DISCLAIMER: I received this complimentary three-volume set from Genealogical Publishing Company for the purpose of reviewing. I have also received other complimentary books from the same company for review. However, my opinions are my own and not influenced by others.
Free African American of North Carolina, Virginia, and South Carolina From the Colonial Period to About 1820, Sixth Edition, by Paul Heinegg is a three-volume alphabetically organized directory of free African Americans, living pre-1820, identified from primary source records in three Southern states.
This set was first published in 1992, with the 6th edition published this year.
Testaments to the quality of Mr Heinegg’s work are its two awards – Winner of the North Carolina Genealogical Society Award of Excellence in Publishing and The American Society of Genealogists’ Donald Lines Jacobus Award.
Given that the names in the books are in ABC order, it is simple to find family names.
However, each volume also offers slightly different supplemental information.
Volume I, which covers Families Abel to Drew, provides the key to abbreviations in the text and a complete list of the family names treated in the work plus an index covering Volume 1.
Volume II contains summaries for Families Driggers to Month, plus an index.
Volume III completes the series with Families Moore to Young, plus an index.
The last volume also has a 16-page bibliography of Sources used for the project. I love that the Sources are not just listed alphabetically, but grouped by state and then alphabetized by county.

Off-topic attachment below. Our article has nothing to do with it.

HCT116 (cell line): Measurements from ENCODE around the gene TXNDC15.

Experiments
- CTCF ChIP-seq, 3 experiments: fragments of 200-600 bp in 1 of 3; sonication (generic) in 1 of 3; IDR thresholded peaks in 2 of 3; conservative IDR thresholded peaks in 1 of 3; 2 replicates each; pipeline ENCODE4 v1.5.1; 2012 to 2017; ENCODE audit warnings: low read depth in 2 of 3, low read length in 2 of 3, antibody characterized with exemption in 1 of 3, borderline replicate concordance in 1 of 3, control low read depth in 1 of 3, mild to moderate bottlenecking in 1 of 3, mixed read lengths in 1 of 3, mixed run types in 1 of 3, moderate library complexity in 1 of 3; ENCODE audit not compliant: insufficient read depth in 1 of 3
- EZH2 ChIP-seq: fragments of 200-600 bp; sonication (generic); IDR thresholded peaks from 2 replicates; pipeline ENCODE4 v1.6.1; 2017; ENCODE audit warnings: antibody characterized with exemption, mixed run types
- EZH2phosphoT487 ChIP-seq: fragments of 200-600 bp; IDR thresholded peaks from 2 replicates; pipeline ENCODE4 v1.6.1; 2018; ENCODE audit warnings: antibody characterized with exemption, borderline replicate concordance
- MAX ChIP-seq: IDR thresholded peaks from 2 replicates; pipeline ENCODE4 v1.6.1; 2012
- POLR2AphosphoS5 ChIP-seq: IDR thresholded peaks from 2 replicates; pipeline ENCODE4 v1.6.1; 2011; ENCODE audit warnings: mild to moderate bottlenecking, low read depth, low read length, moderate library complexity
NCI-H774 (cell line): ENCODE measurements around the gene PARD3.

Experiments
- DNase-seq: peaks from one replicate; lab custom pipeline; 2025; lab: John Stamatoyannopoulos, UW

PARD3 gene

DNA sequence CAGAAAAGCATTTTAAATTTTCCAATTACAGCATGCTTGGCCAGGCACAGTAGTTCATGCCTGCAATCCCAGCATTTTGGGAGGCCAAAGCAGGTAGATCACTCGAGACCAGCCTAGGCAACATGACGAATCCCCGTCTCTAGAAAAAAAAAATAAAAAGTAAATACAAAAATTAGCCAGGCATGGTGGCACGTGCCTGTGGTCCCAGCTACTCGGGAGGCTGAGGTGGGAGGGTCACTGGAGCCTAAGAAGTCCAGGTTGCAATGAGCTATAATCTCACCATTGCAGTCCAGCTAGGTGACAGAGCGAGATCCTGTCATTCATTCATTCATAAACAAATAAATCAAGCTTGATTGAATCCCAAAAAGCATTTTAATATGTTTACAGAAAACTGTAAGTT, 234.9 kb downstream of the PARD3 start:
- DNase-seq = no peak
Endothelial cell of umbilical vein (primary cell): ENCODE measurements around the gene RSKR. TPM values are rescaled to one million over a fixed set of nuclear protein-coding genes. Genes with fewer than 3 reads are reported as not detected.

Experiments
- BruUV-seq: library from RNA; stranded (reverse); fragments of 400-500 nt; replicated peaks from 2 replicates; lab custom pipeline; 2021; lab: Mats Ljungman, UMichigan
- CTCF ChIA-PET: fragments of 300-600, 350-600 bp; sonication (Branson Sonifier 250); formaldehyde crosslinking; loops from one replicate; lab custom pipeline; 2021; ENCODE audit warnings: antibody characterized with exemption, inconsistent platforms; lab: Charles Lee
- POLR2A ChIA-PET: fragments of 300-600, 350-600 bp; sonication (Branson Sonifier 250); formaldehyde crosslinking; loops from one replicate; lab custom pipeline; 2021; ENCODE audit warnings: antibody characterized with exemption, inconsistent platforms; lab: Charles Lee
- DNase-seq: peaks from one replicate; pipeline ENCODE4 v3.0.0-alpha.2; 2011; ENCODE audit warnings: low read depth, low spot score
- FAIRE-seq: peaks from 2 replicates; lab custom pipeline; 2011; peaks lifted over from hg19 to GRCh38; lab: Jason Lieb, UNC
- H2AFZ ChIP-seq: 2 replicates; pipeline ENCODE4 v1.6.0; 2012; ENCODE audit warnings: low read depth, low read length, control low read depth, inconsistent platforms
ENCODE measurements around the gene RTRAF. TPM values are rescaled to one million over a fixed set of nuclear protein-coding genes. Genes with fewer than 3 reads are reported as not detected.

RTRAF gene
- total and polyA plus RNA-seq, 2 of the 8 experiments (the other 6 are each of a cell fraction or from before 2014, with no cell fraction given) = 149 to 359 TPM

Therefore, if one was reading about a family in, say, Cumberland County, Virginia, a quick glance would provide a source citation.
What type of information is found in a family sketch?
First, most entries are a page or less, which is to be expected, but there are many families whose patriarch/matriarch and descendants cover multiple pages.
For example, the Honesty Family begins with “Elizabeth Honest,” born c1725, a servant valued at £1 in the inventory of the estate of Presley Neale in January 1749/50 in Westmoreland County, Virginia. Also included are details about her probably three children, Jane, John and Hannah.
Hannah’s entry shows her to have lived in Fairfax County, Virginia and identifies her three children as Jane, Adam and possibly Henry.
[Abbreviated Sources] are provided at the conclusion of each person’s information, which necessitates checking the Source Abbreviation list at the beginning of Volume 1.
Some family sketches begin in the 1600s!
In cases of common surnames such as Williams, the families are sorted by counties of residence, which is extremely helpful.
As we know, tracing enslaved ancestors in pre-Civil War records can be extremely challenging. With challenges of few mentions in government records and the many burned counties in the South, tracing free African Americans in that time period can be just as difficult.
If your family tree includes long lines of free African American family members who lived in North Carolina, South Carolina and/or Virginia, Paul Heinegg’s books might be the exact resource you need to extend your ancestral line another generation or two.
Mr. Heinegg has spent over 40 years researching and compiling data found in colonial and county records and manuscripts and has provided the genealogy world with an excellent resource. This was a mammoth undertaking!
These three books contain over 1600 (!) pages of family information. The set is a bit pricey, but if you have identified free African Americans from before the Civil War who lived in North Carolina, South Carolina or Virginia in your family tree, this is an invaluable resource.
Free African American of North Carolina, Virginia, and South Carolina From the Colonial Period to About 1820, Sixth Edition is available from the Genealogical Publishing Company for $140.00 per set.